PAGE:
Over a 7-year career ending in 1979, Twins DH Craig Kusick came to the plate 1461 times, compiling an unremarkable slash line of .235/.342/.392. Kusick may have had a briefer stay in the bigs, however, if it was not for his uncanny ability to hit Frank Tanana of the California Angels who was the most intimidating strikeout pitcher in the American League not named Nolan Ryan or Vida Blue.
Kusick ended up facing Tanana more than any other pitcher over his career – 59 times - which was abou
...at an average of 3 hours and 16 minutes, they ARE long. The average Twins game wraps up in a not-so-brisk brisk 3 hours and 16 minutes – the longest average game time in the MLB this year. A length of time in which you could individually microwave 245 corn dogs or complete the Boston Marathon AND watch two episodes of Cheers while you rehydrate. This is not to say the Twins are a pokey team. Due to extra innings, they’ve pitched more innings per game than any other team except the Cardinals
http://images.onset.freedom.com/ocregister/gallery/m2ymrx-b78945001z.120120423182439000g9q1760s0.1.jpg The disappointing performance of the Twins prospects made me curious to see how the Twins compared with other teams in bringing good players to the majors. The quickest way to do this comparison was to look at the number of players receiving votes for Rookie of the Year since 2000 by team and to see, on average, what percentage of the votes they received. I then created a product of the two
http://www.clevescene.com/images/blogimages/2009/04/29/1241034084-tiant.jpg 1968 was a pinnacle of pitching in the Major Leagues. Denny McLain won 31 games for the Tigers and Bob Gibson compiled a legendary 1.12 ERA for the Cardinals while throwing 13 shutouts. Easy to miss when browsing through the performances from that year was a Cleveland pitcher who went 21-9 with a 1.60 ERA, 264 strikeouts and only 152 hits allowed in 258 innings. When seen today, those numbers could easily be mistake
In 1971, the average age of MLB non-DH starting position players was 28.9. This began rising steadily year-by-year to a peak of 30.1 years of age in 1996. One could assume this was due largely to players’ careers being extended artificially by PEDs – or one could possibly assume teams were selecting older players in the amateur draft or perhaps being more deliberate with their prospects. Based on how the trend changes following a senate hearing, a BALCO bust and a couple of Jose Canseco tell-all
http://www.vintagecardprices.com/pics/1830/166907.jpg After making his debut as an 18 year-old for the Baltimore Orioles in the final game of 1963, right-handed pitcher Wally Bunker earned a spot in the Orioles starting rotation in May of 1964 and pitched a 1-hitter in his first start of the season. The teenager from San Bruno, California surrendered no earned runs in his next start and a single run in the next (all complete games) eventually extending his winning streak to six consecutive sta
I was watching the excellent ESPN 30-for-30 feature on the Earthquake Series of 1989 and in recalling various players on that Oakland A’s team, was again struck by how far off the charts Terry Steinbach’s 1996 was from any other season in his career at the advanced-for-baseball age of 34. Steinbach slugged 35 homeruns that season after never hitting more than 16 before or after. His 34 homeruns as a catcher (the other was as a pinch hitter) was the highest total for a catcher at that time in the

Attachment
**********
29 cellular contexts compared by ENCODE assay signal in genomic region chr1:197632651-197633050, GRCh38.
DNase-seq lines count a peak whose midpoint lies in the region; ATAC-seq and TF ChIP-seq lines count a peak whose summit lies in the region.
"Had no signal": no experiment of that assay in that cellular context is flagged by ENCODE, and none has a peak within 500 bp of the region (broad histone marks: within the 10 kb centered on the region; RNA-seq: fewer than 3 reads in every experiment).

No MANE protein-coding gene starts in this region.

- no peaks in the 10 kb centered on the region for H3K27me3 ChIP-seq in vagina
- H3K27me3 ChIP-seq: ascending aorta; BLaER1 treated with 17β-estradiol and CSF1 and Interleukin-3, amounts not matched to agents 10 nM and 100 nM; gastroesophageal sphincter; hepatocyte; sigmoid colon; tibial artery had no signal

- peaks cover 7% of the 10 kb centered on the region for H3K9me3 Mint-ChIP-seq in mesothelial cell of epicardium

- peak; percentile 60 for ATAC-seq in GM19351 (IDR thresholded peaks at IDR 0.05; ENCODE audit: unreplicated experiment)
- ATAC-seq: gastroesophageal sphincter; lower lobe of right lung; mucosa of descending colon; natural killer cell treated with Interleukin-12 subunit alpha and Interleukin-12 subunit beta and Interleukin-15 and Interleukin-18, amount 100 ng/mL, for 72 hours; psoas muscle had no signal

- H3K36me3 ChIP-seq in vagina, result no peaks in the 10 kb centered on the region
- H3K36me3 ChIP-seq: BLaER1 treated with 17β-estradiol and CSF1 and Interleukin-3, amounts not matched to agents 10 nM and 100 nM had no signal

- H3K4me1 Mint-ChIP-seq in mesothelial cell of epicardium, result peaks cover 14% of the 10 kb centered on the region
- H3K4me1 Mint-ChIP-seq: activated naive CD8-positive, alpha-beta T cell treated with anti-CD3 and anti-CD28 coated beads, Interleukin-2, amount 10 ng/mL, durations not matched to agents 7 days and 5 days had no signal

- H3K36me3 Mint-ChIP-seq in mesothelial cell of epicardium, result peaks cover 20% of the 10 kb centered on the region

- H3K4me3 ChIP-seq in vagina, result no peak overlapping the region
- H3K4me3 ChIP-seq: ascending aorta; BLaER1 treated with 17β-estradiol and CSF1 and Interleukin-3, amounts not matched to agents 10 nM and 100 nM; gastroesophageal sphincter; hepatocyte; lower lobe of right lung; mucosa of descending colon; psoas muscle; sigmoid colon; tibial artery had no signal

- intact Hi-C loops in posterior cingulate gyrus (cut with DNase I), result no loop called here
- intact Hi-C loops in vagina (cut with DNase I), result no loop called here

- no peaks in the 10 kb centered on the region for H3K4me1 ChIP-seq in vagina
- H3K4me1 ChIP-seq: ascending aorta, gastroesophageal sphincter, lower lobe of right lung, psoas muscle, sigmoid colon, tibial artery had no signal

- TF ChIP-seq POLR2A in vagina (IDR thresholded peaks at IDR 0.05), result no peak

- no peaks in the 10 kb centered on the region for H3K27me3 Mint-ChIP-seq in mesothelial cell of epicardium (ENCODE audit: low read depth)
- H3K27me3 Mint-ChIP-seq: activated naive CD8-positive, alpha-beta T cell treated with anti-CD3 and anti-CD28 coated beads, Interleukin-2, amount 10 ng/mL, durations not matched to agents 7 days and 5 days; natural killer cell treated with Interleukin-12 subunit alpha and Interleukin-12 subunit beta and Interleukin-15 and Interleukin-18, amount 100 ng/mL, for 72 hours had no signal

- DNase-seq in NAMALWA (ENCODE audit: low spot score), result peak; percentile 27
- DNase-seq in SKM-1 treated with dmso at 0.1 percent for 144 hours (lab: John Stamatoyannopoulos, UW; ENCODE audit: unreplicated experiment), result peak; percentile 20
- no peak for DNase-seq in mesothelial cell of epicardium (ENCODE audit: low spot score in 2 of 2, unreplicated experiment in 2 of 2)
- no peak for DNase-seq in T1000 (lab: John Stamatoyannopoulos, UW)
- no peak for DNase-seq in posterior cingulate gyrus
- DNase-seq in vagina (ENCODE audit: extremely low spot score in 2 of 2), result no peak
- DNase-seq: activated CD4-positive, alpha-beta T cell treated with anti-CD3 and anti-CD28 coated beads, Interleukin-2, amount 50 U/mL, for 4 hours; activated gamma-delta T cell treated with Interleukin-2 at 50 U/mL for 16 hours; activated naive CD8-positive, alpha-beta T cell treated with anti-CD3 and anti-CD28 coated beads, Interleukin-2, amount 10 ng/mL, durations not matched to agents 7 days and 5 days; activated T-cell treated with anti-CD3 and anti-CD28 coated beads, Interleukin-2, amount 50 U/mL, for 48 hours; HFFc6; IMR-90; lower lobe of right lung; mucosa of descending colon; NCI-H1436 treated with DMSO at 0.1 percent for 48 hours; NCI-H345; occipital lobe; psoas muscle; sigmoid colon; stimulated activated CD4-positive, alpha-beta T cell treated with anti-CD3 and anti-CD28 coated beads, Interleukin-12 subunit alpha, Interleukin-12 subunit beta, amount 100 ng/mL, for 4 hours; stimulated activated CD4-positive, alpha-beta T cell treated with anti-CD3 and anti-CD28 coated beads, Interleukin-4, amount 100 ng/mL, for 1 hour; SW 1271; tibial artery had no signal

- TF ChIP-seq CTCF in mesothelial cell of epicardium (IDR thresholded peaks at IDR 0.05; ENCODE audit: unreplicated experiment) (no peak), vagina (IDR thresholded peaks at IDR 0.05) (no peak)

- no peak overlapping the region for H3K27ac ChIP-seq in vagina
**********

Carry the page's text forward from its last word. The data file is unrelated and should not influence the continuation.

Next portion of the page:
It’s an honor when an MLB player is recognized as the best offensive or defensive player at his position by his league but it’s an even greater honor when he’s recognized as both. Greater, but not all that rare, it seems. Since the Silver Slugger award originated in 1980, the two awards have been given simultaneously to players a total of 172 times or about 5 times per season out of the 17 possible occurrences. The first players to be awarded the combo platter* were Keith Hernandez, Willie Wi
On a previous lunch hour, between bites of an All-P sandwich* I was wondering if there was a useable correlation between the number of All-Stars teams have and an expected number of wins. I thought if a team had a lot of all-stars and lower-than expected the wins, it might suggest a lackluster managing job. Higher than average wins per all-star, good managing. It turns out there actually is a very strong step up in average winning percentage for each incremental All-Star a team has. Roughly th
While the criteria for players being voted into the Hall of Fame is often subject of debate, the accomplishments required for managers is much more consistent. Every MLB manager that accomplished any of the following conditions has been enshrined in the Hall of Fame: 1. Win at least 2000 games. (most wins and not in –Gene Mauch 1902; most wins among active managers – Bruce Bochy 1593) 2. Win at least 3 World Series titles. (Active managers with 2 titles- Bruce Bochy, Terry Francona) 3.
http://hall-fame.com/cuellar.jpg Parker Hageman posed his thoughts on how the Twins can improve their rotation through free agency. The players he suggested were either once-good pitchers who are now in decline or once-promising pitchers who have failed to keep their promises. If you are the Twins GM and those are the best pitching options the team can hope for in 2014, you wonder if there might be a simpler (and much cheaper) solution that nobody's thinking of. The 4-man rotation. Like ne
You have convinced me about Rodon being a worthy project gamble. For it to happen management would need to focus on long relief and less on starters and short relief. With his agent Boras I doubt we'd get a good deal on him. But if we can, I'd OK with the gamble. He does have good stuff.